The author has been described by News Ltd as an "iconoclast", "Svengali", a pollie's "economist muse", and "pungently accurate". Fairfax says he is a "Renaissance man" and "one of Australia’s most respected analysts." Stephen Koukoulas concludes that he is "85% right", and "would make a great Opposition leader." Terry McCrann claims the author thinks "‘nuance’ is a trendy village in the south of France", but can be "scintillating" when he thinks "clearly". The ACTU reckons he’s "an enigma wrapped in a Bloomberg terminal, wrapped in some apparently well-honed abs."

Tuesday, October 26, 2010

Are financial markets good predictors of long-term inflation?

Not according to new research published by the Brazilian central bank. This is timely too--only the other day I was asking an economist friend about this exact question. And Citigroup published a related analysis last week. Intuitively, I suggested to my friend that the bond market was unlikely to be especially good at forecasting long-term CPI. The Brazilian central bank finds that inflation-linked bonds are, in fact, a contrary indicator over the long-run:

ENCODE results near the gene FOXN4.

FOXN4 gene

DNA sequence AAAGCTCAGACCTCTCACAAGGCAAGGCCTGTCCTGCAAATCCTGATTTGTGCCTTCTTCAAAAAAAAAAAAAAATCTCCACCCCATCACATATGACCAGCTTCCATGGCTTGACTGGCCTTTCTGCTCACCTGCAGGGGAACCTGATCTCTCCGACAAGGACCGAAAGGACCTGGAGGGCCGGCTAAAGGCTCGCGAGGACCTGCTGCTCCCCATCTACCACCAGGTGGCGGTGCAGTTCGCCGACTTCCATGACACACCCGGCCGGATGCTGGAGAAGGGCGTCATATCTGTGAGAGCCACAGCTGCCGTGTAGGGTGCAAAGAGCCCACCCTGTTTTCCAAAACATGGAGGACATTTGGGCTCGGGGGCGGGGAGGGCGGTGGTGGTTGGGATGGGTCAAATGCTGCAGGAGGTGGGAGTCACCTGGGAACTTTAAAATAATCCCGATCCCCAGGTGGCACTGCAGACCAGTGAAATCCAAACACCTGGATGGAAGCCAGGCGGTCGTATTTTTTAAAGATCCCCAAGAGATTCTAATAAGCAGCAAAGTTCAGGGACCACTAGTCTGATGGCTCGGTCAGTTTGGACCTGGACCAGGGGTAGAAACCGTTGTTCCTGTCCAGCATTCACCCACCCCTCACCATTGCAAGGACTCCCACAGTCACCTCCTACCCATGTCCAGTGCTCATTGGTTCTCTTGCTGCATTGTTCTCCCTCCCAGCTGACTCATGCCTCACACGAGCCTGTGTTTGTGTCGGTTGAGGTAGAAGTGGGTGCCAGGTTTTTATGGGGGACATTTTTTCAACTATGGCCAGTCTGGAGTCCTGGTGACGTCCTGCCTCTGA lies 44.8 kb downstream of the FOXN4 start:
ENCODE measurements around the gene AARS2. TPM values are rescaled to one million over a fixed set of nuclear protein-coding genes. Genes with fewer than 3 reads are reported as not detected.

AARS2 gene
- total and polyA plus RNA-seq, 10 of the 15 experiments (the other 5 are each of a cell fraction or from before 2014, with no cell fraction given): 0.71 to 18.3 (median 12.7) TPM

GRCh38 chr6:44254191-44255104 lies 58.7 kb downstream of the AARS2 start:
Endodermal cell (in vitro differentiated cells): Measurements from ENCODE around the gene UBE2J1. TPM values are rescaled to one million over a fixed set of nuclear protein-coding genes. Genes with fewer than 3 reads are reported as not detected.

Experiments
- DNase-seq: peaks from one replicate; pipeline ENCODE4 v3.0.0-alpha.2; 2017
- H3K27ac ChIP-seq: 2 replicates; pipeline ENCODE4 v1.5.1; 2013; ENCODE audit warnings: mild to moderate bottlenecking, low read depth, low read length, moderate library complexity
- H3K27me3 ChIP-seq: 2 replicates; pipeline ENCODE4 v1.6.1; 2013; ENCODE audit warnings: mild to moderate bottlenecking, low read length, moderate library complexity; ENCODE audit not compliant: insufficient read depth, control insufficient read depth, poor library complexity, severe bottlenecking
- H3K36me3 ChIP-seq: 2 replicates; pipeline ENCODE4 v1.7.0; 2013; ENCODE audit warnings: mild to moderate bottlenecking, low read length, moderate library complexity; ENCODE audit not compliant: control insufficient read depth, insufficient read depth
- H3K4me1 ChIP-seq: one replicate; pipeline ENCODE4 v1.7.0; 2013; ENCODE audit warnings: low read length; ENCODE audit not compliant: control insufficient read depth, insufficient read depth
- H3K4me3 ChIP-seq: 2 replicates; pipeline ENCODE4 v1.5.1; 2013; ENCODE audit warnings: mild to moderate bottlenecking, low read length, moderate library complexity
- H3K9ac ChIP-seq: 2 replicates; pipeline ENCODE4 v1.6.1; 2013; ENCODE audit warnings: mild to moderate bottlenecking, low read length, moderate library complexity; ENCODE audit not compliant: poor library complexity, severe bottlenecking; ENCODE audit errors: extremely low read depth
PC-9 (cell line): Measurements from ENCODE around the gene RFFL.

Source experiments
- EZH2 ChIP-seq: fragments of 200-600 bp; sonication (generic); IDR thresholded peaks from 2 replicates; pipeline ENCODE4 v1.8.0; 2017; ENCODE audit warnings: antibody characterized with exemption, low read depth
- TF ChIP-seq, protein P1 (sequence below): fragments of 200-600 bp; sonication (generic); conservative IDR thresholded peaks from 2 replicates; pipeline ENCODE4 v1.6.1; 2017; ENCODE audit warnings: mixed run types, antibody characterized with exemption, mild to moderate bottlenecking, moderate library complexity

"There is a widespread belief that inflation-linked bonds are a direct source of information about inflation expectations. In this paper we address this issue by analyzing the relationship between break- even inflation (the difference between nominal and real yields) and future in inflation. The dataset is extracted from Brazilian Treasury bonds covering the period from April 2005 to July 2010. We find that break-even in inflation is an unbiased forecast only of the 3-month and 6-month ahead inflation. For medium horizons (12 and 18 months) break-even inflation has weak explanatory power of future inflation. Over long horizons (24 and 30 months), we report a significant, but counterintuitive, negative relationship between the break-even and realized inflations."